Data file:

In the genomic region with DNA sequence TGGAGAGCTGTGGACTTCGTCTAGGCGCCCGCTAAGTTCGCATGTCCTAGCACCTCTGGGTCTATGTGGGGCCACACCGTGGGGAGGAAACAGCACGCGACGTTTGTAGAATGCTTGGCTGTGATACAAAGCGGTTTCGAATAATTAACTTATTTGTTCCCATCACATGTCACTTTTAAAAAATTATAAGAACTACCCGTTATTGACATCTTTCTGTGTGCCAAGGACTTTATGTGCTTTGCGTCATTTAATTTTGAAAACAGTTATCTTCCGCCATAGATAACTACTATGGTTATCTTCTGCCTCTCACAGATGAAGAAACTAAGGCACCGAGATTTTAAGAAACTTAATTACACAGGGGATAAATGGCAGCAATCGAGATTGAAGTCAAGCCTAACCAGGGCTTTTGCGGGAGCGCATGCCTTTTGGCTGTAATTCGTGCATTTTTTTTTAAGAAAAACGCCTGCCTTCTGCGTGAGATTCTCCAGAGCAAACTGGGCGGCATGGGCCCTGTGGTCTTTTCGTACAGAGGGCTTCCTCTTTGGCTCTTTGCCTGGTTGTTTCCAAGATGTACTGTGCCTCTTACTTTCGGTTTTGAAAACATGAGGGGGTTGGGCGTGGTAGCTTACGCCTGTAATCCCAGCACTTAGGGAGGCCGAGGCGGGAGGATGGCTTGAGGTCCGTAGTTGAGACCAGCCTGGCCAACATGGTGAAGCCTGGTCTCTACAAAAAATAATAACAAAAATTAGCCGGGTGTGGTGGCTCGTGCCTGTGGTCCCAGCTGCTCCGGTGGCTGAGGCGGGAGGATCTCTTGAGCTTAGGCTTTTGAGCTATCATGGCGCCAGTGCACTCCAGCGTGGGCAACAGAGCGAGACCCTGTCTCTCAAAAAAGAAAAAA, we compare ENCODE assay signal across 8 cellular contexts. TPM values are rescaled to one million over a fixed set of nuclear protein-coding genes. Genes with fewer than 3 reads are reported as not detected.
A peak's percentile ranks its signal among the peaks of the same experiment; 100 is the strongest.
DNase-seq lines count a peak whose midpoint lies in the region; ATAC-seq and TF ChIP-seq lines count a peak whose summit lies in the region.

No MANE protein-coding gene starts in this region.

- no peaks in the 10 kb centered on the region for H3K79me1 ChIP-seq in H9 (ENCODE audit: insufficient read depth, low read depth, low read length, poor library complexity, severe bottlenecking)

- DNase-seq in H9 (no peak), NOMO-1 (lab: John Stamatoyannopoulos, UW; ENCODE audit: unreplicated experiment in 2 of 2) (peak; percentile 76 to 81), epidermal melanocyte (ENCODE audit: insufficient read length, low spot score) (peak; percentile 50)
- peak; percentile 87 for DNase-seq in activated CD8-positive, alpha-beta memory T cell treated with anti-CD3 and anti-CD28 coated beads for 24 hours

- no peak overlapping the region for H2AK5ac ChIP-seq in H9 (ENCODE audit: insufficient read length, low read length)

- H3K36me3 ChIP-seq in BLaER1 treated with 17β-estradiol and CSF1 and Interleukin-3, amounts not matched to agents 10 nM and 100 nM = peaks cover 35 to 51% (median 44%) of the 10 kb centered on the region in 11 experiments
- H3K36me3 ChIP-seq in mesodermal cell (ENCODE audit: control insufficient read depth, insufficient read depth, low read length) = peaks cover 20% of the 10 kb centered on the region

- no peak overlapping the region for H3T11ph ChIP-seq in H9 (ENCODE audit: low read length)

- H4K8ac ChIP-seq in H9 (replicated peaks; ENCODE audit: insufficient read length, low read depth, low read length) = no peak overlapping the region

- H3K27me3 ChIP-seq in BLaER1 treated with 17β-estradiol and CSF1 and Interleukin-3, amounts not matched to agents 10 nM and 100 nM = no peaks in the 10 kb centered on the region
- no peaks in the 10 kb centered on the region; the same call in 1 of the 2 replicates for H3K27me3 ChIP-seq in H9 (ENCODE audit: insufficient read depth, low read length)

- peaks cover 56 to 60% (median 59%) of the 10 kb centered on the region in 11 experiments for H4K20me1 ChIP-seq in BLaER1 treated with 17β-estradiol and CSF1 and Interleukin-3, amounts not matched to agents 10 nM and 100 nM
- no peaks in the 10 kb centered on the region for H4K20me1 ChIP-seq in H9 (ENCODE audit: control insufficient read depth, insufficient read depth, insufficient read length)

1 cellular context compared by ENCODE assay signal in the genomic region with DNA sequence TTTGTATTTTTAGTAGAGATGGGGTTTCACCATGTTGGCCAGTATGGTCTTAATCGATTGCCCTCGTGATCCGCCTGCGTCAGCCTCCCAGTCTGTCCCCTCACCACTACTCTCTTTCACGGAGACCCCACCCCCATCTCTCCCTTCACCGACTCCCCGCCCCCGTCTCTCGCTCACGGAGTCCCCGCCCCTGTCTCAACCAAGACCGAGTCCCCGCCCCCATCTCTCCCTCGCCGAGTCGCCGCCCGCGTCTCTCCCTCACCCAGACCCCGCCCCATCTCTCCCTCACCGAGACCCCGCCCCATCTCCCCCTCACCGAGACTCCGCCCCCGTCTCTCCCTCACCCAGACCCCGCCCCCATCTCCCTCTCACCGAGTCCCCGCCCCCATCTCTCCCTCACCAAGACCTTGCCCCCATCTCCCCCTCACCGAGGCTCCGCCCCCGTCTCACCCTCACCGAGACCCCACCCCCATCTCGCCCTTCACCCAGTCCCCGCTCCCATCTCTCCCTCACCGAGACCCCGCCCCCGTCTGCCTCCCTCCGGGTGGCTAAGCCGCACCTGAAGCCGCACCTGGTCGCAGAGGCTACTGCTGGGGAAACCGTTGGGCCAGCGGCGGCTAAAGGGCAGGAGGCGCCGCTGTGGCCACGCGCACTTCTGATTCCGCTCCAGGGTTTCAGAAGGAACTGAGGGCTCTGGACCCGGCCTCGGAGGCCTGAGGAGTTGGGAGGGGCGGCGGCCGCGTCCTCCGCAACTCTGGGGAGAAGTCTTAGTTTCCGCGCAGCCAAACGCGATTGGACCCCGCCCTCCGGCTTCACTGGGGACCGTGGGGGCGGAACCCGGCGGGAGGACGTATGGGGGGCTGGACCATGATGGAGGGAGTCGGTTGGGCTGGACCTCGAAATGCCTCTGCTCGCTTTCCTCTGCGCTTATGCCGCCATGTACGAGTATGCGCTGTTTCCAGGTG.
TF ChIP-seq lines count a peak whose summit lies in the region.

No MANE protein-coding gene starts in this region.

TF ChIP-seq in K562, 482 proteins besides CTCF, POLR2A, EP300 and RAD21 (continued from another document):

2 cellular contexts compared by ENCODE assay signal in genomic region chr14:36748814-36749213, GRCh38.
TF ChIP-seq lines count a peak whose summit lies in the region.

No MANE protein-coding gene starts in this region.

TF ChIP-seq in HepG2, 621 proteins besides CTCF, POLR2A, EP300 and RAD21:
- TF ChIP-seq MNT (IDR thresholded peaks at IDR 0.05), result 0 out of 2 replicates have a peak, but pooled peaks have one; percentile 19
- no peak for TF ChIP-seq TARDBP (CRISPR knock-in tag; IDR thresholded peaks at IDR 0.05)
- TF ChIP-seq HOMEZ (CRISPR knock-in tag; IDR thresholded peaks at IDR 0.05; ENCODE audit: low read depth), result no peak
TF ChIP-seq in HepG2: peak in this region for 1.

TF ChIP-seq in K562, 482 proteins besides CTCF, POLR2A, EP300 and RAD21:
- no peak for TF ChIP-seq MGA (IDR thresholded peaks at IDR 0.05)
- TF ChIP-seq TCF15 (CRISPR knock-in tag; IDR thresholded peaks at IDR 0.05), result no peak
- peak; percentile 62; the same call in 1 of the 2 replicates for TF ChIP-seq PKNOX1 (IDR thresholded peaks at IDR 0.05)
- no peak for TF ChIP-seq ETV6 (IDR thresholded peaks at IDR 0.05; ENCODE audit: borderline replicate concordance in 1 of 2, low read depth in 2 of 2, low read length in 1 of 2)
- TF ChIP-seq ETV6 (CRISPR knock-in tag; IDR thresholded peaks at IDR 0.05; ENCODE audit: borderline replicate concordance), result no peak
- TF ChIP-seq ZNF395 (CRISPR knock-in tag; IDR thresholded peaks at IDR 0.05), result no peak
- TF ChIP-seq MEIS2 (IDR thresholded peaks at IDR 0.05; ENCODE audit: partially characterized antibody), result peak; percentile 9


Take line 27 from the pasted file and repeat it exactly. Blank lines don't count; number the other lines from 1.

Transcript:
- TF ChIP-seq HOMEZ (CRISPR knock-in tag; IDR thresholded peaks at IDR 0.05; ENCODE audit: low read depth), result no peak